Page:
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Zlata's Diary: a Child's Life in Sarajevo

3.68 of 5 stars 3.68  ·  rating details  ·  5,382 ratings  ·  417 reviews
In a voice both innocent and wise, touchingly reminiscent of Anne Frank's, Zlata Filipovic's diary has awoken the conscience of the world. Now thirteen years old, Zlata began her diary just before her eleventh birthday, when there was peace in Sarajevo and her life was that of a bright, intelligent, carefree young girl. Her early entries describe her friends, her new skis, ...more
Hardcover, 208 pages
Published February 1st 1994 by Viking Penguin (NY) (first published 1993)
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Luke G
Sep 21, 2007 Luke G added it  ·  review of another edition
Recommends it for: people not trying to figure out what was going on between the Serbs, Croats, and Muslims.
April 17. We got the UN relief package today. YO BABY YO, as the Fresh Prince of Bel Air would say. Tried to watch Murphy Brown but the sound was drowned out by shelling (I know, MORE shelling!) and then the rabbit ears were exploded by a sniper's bullet. RUDE! Pepsi just came out with limited-edition cans with Linda Evangelista on them. I wish I could get one. I haven't tasted processed sugar in over five months.

Got an A in math, biology, and piano! The piano was exploded so had to mime the re
There's not much you can say about this book. Wartime diaries are a very effective way of communicating what people suffer through on a daily basis. This book was clearly written by an intelligent and sensitive young woman. It was interesting to read her thoughts on being compared to Anne Frank--she didn't want to be compared to her since she didn't want to suffer the same fate. That to me was an insightful comment about people being more than just news items.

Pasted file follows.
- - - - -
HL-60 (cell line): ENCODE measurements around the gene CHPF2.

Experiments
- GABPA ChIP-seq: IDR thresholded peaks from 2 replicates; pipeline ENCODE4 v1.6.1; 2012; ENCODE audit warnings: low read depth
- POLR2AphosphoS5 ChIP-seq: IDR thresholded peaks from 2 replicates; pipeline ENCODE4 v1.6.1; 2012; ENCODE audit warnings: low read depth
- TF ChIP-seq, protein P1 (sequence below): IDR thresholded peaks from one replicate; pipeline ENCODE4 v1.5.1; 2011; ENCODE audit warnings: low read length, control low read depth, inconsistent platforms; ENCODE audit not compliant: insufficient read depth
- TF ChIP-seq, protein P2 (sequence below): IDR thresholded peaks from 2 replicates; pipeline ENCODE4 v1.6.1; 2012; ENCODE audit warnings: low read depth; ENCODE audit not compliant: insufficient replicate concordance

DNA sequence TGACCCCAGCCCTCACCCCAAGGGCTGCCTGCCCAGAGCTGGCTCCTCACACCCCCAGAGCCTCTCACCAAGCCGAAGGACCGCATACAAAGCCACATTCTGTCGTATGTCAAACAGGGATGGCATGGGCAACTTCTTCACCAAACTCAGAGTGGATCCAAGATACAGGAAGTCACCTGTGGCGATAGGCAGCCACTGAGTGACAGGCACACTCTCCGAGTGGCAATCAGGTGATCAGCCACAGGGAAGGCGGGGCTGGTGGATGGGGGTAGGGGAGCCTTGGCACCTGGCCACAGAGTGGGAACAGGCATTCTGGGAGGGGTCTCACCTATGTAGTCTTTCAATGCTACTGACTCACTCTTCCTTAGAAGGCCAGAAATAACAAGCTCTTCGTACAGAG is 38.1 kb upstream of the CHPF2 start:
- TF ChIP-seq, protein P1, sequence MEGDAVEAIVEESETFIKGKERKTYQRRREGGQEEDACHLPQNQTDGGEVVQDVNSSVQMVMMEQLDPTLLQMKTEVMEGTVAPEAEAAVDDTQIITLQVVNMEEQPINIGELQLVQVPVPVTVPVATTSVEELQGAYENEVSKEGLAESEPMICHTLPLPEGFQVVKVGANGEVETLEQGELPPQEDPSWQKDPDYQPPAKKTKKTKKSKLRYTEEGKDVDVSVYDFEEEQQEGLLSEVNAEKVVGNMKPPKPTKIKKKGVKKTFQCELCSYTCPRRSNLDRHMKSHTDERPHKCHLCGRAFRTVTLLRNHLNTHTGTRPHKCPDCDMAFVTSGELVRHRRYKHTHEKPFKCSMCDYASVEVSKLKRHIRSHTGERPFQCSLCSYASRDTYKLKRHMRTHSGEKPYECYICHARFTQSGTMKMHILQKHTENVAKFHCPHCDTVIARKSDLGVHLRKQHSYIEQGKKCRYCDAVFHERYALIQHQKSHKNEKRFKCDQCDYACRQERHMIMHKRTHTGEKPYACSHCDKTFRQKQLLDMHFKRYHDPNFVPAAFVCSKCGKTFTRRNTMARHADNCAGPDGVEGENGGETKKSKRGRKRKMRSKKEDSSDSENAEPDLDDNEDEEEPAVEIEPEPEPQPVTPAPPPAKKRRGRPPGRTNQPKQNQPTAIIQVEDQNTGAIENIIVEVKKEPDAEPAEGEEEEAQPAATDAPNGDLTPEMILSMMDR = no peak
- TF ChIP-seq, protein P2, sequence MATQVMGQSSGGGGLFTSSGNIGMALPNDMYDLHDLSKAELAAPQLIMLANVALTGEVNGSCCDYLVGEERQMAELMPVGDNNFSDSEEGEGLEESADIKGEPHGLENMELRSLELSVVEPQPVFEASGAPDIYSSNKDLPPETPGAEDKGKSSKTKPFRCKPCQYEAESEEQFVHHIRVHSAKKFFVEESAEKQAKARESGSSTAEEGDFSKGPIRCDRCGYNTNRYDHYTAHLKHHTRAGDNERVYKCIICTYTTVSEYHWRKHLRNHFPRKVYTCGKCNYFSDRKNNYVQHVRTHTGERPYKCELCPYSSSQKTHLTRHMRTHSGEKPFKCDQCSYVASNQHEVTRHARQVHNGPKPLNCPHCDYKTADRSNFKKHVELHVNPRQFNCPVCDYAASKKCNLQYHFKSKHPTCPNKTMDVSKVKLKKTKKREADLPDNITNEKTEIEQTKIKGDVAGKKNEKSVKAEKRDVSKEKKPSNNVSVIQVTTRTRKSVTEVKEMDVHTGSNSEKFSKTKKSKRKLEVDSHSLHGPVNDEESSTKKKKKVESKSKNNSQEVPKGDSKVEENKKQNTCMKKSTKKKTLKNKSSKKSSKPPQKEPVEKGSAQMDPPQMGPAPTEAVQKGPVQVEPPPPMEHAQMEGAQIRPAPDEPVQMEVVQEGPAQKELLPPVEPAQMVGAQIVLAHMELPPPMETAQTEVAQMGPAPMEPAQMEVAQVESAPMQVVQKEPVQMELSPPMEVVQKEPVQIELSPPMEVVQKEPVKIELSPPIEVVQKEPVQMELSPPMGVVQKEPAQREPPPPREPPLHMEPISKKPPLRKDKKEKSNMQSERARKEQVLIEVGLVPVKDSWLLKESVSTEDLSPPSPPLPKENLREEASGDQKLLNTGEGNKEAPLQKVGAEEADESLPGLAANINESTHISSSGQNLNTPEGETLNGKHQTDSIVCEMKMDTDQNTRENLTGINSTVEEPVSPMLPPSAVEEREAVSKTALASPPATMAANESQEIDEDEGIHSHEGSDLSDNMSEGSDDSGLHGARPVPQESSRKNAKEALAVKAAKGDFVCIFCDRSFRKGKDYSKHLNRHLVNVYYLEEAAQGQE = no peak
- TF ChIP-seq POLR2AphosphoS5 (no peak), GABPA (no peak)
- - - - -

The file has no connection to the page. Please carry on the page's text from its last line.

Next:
Zlata’s Diary is literally Zlata’s diary. Zlata lives in Sarajevo and starts keeping a diary in September 1991, not long before her 11th birthday. She excels in school, enjoys fashion magazines, and watches Murphy Brown on television. Six months later, she is recording the tragedies of war.

Reading about war from a child’s perspective is an interesting experience. Zlata mentions politics several times, writing that “politics has started meddling around. It has put an ‘S’ on Serbs, an ‘M’ on Musli
"Zlata's Diary" is about an eleven year old girl living with her parents during a war in Bosnia (Sarajevo). "Zlata's Diary" is similar to "The Diary of Anne Frank." Both take place during a war, but Anne's was timed way before Zlata's was. And Anne died, Zlata didn't. Before the war started, her diary consisted of Birthday Parties, friends, school, piano lessons, and being able to go out and play without having to worry about a shell falling on their heads. But when the war started, she started ...more
Zlata’s Dairy
Filipovic, Zlata

“A blast of gunfire!” doesn’t that sound scary. Have you ever heard gunfire before? If you have how does it sound? Did it sound loud and annoying or did it sound nice and peaceful? I think it probably sounded loud and annoying.

Zlata’s Dairy about a girl named Zlata Filipovic whose child life was ruined by a war in Sarajevo. Before the war started in Sarajevo, Zlata was living a great life. She took a lot of classes. She took music class, solfeggio class, tennis les
Why do I like this book so much? I really do.
Who is able to convene in this way all the pain, the tragedy and humanity and inhumanity of war, without any fancy shmancy false talk, without any presumptuousness, any falsity or hidden agenda? Simply by scanning the events that matter, from when you understand that this is different. It’s not fiction! This is 1st person singular non - fiction. Nothing’s invented. When this got to my brain, I cried… even though so many years have passed since I had